Dartmouth College Plans Tougher Sanctions For Sex Assault Incidents
HANOVER, N.H. (AP) — Dartmouth College administrators have proposed tougher punishment for students found responsible of sexual assault, including mandatory expulsion in certain cases.
Under the proposed policy changes, a trained external expert would investigate allegations and determine responsibility for sexual assault, and a single disciplinary system would apply to undergraduates, graduate students and organizations.
Sanctions also would be strengthened: Students would be automatically expelled if found responsible for assaults involving penetration accomplished by force, threat or purposeful incapacitation or in the case of an assault involving penetration and motivated by bias. The punishment also would be mandatory expulsion the second time a student is found responsible for any sexual assault. The college would lean toward expulsion in cases involving penetration.
“We believe a new system along the lines proposed would encourage reporting, expedite the disciplinary process, enhance consistency in sanctioning, and represent a stronger deterrent to sexual assault. We encourage your participation in the process of shaping this policy,” college President Phil Hanlon and Dean of the College Charlotte Johnson said in a joint statement posted online Friday.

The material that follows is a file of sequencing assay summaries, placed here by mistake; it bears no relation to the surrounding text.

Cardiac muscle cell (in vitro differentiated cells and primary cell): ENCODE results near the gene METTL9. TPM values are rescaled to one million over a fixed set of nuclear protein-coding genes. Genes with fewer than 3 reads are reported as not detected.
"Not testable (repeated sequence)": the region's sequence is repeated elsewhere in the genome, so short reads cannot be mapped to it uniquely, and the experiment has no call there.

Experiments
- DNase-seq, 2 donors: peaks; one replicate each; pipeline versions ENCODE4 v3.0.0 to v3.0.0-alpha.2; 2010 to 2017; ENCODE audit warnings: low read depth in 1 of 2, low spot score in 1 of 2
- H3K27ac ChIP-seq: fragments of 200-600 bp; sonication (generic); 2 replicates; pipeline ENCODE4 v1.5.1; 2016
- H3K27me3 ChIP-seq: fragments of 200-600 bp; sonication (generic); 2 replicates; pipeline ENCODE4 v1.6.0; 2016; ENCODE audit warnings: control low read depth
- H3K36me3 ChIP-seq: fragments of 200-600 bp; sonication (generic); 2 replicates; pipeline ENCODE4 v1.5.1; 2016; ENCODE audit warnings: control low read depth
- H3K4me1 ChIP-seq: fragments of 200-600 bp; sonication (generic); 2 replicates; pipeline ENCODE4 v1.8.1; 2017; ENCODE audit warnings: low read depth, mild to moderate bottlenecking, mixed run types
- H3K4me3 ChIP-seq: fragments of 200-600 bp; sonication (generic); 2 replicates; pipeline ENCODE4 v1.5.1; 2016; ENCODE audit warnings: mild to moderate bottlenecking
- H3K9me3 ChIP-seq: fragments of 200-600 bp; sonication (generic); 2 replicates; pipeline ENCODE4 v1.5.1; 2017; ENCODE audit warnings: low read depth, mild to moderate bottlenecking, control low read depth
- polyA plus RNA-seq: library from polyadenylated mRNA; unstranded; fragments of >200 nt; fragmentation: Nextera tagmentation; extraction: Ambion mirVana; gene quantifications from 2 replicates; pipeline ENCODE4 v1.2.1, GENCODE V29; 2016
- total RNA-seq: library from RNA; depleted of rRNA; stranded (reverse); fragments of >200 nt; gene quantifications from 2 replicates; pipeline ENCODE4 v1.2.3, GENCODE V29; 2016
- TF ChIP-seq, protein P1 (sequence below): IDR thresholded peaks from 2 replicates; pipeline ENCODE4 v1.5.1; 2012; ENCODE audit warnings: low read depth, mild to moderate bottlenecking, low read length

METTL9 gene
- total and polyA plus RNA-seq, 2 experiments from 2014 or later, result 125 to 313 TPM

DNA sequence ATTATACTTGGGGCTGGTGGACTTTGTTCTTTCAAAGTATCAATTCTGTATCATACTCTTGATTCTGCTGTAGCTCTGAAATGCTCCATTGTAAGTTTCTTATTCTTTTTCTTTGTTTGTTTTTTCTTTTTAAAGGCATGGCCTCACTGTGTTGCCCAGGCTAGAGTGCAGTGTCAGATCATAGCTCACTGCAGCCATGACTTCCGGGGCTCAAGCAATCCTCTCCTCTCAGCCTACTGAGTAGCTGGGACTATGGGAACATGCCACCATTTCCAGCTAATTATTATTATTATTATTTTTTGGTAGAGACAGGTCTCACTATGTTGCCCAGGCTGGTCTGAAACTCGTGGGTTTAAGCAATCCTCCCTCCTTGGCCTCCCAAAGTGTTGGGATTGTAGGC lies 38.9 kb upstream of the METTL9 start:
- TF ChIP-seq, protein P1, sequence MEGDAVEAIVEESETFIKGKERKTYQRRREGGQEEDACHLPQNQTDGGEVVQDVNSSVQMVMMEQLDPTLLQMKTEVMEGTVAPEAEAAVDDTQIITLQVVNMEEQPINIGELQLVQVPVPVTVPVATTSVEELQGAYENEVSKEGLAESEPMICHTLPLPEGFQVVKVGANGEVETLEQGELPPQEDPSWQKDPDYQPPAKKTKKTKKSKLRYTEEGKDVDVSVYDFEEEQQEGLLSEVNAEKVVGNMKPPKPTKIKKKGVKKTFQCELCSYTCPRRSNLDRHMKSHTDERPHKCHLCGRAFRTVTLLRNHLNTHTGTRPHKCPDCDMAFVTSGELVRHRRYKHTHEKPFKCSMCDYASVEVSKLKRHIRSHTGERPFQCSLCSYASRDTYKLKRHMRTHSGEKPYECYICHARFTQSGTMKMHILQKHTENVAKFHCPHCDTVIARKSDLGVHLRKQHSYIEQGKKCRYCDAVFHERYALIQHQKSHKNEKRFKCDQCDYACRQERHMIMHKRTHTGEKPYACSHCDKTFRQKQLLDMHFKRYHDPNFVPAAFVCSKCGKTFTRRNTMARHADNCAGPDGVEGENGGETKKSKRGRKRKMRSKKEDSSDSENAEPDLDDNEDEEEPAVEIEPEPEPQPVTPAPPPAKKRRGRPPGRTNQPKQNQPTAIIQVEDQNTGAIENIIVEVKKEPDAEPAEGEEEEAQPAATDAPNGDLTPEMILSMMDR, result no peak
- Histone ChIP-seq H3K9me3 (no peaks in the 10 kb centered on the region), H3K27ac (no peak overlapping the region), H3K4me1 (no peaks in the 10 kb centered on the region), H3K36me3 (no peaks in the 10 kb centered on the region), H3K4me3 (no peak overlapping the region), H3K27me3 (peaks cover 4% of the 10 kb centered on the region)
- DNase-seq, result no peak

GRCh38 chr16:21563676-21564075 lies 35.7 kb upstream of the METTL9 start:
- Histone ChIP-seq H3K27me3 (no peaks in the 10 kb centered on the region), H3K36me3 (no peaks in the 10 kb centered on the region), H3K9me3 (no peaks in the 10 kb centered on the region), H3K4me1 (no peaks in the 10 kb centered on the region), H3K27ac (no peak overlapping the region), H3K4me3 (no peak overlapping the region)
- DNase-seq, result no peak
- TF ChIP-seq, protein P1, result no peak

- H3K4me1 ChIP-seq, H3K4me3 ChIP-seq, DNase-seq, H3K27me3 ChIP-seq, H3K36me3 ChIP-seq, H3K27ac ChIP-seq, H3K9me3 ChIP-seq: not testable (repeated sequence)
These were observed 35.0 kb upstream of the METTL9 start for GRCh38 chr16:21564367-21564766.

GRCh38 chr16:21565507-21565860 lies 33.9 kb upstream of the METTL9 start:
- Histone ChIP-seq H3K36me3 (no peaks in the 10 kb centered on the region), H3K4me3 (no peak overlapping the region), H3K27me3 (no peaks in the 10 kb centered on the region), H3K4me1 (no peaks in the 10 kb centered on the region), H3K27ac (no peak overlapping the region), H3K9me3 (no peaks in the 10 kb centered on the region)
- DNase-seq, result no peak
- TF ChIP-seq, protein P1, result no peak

The college says 38 undergraduates were charged with sexual misconduct violations from 2002 through the spring of 2013, including 12 who were suspended and three who were expelled. In 13 cases, there wasn’t enough evidence to find the students responsible, and four left the college before the cases were settled.
The college also is required to report assault statistics to the federal government. The most recent report, submitted in October, covered 2012. That year, the college reported 24 sexual assaults, compared to 15 in 2011, 22 in 2010 and 10 in 2009.
Students and others have until April 14 to submit comments and suggestions about the proposal. The goal is to implement the new policy by the start of the summer term.
In addition to the proposed policy changes, the college is opening a new center for the prevention of sexual assault and violence. The office will serve as the hub for a new initiative that trains students to get involved by helping their peers and defusing threatening situations.
It will be known as the Center for Community Action and Prevention and will be directed by Amanda Childress, who has been the college’s sexual assault awareness program coordinator for the past two years.
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